This article shows different ways to concatenate two lists or other iterables in Python.
a + b
The simplest way is by just using the + operator to combine two lists:
a = [1, 2] b = [3, 4] c = a + b # [1, 2, 3, 4]
Another alternative has been introduced in Python 3.5 via the acceptance of PEP 448.
This PEP is titled Additional Unpacking Generalizations and is a more general way to unpack and combine items.
While the + operator only works with two lists, this unpacking technique can be used for other iterables (e.g. tuples or sets), too.
c = [*a, *b] # [1, 2, 3, 4]
a = [1, 2] b = (3, 4) # c = a + b # TypeError: can only concatenate list (not "tuple") to list c = [*a, *b] # [1, 2, 3, 4]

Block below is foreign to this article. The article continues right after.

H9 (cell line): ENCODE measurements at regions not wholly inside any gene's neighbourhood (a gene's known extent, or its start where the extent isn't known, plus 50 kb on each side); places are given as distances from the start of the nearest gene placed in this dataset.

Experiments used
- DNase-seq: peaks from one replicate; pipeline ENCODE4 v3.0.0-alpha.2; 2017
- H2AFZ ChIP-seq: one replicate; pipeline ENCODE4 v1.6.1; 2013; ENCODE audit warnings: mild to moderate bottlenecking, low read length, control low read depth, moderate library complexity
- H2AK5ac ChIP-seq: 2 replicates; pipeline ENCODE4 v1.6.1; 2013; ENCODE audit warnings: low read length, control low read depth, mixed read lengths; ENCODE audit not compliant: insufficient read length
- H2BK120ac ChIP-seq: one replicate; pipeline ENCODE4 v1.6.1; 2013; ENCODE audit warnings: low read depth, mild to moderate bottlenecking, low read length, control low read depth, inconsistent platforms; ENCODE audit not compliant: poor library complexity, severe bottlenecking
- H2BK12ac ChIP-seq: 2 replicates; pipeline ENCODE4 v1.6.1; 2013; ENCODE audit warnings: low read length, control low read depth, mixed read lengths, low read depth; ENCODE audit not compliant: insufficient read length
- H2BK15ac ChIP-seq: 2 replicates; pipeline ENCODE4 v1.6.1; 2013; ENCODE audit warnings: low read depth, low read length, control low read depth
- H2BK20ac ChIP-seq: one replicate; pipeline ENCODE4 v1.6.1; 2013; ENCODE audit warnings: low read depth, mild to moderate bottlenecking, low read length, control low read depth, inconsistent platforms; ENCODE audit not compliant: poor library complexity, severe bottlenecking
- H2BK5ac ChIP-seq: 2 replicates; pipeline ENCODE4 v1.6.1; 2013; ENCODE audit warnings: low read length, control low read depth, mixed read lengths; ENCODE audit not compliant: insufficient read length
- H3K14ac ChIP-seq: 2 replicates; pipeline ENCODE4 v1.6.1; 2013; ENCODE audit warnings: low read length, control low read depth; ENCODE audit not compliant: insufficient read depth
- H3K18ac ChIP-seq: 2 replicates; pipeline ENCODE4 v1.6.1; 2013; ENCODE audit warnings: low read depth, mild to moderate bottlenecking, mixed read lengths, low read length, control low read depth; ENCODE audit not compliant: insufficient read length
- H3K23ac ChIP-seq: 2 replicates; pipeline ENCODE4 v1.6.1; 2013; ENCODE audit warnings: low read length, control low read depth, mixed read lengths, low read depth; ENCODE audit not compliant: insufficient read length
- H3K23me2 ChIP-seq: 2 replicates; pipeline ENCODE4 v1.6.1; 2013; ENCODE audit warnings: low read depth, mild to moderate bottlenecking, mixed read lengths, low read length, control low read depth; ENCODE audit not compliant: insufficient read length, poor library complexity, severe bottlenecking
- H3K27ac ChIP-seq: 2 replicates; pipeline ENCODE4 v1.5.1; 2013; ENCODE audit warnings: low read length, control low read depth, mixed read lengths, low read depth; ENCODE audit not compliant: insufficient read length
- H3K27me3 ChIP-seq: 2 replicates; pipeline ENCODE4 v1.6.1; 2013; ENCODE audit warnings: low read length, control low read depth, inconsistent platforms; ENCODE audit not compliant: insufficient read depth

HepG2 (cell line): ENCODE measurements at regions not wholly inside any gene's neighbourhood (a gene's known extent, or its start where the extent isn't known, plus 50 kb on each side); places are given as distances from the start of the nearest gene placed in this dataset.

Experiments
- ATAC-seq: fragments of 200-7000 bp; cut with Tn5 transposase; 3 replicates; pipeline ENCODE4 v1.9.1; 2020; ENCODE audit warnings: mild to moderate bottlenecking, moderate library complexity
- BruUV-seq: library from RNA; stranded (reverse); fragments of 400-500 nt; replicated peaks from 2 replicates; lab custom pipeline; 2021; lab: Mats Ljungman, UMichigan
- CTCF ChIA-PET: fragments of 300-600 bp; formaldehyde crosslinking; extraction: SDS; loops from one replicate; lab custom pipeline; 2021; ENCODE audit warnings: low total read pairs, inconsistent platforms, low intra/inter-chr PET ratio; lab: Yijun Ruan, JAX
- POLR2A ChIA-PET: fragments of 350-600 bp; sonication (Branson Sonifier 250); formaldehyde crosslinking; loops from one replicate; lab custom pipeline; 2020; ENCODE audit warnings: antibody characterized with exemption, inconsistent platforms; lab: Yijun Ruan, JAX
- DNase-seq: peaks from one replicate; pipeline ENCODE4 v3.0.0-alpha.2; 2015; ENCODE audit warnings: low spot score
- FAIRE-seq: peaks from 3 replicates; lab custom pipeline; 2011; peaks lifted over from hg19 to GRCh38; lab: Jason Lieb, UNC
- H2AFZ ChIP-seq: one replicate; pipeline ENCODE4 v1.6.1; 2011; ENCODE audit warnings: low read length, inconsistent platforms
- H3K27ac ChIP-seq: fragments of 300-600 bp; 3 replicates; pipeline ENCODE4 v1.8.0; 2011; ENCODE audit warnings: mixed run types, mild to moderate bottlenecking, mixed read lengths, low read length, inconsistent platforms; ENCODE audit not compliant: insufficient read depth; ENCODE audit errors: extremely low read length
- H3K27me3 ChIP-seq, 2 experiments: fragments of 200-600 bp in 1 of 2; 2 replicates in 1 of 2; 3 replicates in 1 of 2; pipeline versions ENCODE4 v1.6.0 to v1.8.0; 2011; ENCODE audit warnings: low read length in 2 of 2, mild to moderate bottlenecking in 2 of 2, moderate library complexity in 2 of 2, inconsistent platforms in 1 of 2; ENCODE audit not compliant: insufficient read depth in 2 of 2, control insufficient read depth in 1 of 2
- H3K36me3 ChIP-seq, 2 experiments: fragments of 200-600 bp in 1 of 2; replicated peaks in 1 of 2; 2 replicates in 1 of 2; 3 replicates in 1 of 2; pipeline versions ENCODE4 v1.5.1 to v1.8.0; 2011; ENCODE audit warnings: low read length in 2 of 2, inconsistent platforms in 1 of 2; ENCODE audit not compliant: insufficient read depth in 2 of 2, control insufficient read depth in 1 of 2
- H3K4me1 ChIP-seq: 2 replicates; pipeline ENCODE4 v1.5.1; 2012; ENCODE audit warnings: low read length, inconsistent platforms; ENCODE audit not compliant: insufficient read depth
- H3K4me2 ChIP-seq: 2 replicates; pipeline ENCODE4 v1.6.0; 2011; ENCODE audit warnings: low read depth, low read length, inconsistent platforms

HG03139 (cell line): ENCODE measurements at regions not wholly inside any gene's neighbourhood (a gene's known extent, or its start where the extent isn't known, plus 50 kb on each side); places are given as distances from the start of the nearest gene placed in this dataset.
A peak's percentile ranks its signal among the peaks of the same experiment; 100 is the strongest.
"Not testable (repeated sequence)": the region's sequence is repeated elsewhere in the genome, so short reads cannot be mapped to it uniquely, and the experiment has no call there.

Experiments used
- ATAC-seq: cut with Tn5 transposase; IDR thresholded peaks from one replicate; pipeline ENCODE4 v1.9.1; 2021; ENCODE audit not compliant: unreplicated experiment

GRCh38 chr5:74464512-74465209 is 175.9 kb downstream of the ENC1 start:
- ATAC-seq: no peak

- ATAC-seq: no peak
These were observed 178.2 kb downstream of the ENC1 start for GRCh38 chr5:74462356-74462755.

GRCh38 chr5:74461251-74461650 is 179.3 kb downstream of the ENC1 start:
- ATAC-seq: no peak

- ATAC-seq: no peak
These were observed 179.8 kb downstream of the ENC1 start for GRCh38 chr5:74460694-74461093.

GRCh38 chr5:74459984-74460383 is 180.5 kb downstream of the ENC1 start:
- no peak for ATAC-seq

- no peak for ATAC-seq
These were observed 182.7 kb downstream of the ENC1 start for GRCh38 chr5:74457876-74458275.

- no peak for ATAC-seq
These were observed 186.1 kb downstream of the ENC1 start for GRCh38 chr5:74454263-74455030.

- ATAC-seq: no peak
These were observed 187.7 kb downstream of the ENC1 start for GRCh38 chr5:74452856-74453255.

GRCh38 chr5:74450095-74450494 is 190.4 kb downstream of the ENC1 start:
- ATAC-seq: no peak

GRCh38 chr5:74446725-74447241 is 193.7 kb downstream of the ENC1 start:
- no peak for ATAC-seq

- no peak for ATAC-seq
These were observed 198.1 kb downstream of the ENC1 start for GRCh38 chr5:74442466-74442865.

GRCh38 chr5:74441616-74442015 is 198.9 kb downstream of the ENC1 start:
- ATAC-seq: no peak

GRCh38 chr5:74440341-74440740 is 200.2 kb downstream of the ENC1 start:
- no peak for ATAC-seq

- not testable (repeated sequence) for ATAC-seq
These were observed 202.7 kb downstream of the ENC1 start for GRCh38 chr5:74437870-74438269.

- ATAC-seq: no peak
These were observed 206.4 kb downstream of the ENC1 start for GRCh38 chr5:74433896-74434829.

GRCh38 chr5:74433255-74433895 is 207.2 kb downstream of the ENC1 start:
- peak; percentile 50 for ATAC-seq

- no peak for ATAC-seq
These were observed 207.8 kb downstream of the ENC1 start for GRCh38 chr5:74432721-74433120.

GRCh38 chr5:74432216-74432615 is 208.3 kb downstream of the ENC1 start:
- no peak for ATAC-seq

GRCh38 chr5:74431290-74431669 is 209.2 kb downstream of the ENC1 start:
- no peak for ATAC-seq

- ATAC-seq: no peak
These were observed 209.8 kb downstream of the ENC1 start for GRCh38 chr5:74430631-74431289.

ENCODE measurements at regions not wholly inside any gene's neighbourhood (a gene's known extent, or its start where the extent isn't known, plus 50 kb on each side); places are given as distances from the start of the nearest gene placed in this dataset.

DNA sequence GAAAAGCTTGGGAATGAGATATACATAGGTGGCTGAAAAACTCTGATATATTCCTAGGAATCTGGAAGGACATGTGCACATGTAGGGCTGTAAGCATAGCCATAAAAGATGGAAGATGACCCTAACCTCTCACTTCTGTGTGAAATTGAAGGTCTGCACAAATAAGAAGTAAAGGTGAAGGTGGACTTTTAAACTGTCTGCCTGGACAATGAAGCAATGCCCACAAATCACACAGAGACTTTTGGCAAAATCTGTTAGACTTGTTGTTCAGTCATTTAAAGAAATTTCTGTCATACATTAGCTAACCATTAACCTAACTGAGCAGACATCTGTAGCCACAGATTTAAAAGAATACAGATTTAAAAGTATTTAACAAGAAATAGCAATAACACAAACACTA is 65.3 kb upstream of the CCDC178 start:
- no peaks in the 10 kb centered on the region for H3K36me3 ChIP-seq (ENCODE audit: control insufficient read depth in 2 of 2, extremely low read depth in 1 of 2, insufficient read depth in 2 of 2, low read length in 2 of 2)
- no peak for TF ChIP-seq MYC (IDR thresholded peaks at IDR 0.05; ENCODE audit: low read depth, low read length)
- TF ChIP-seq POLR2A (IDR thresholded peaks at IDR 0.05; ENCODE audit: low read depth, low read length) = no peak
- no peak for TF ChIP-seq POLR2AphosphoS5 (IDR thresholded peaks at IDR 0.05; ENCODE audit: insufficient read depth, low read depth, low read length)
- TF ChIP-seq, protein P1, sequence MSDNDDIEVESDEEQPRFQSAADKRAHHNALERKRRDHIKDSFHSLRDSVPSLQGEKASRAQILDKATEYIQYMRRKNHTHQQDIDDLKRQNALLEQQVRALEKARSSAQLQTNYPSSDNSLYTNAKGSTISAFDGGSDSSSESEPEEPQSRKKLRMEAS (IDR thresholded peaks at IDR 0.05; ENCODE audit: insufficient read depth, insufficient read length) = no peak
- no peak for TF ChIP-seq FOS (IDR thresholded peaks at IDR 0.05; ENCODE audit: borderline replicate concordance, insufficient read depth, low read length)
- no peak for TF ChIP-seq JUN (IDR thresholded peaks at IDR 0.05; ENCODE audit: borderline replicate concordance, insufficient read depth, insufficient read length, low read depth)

Careful: Only creates a shallow copy!
Be careful! Both mentioned methods above create only a shallow copy!
This means the copy is one level deep. Modifying on level 1 does not affect the other list. But with nested objects, modifying on level 2 or deeper does affect the other!
In this example we have a nested list. After creating a new list c, we modify an inner item of a. Notice that c now has the same modification, too!
To learn more about this, visit my blog post about shallow vs deep copying.
# nested lists a = [[1, 2], [3, 4]] b = [[5, 6], [7, 8]] c = a + b print(c) # [[1, 2], [3, 4], [5, 6], [7, 8]] a = 99 print(c) # [[99, 2], [3, 4], [5, 6], [7, 8]]
In-place updates with
To update an existing list in-place, and add the items of another list, you can use
list.extend(iterable). This also works with any type of iterable.
a = [1, 2] b = [3, 4] # also works with other iterables a.extend(b) # a = [1, 2, 3, 4]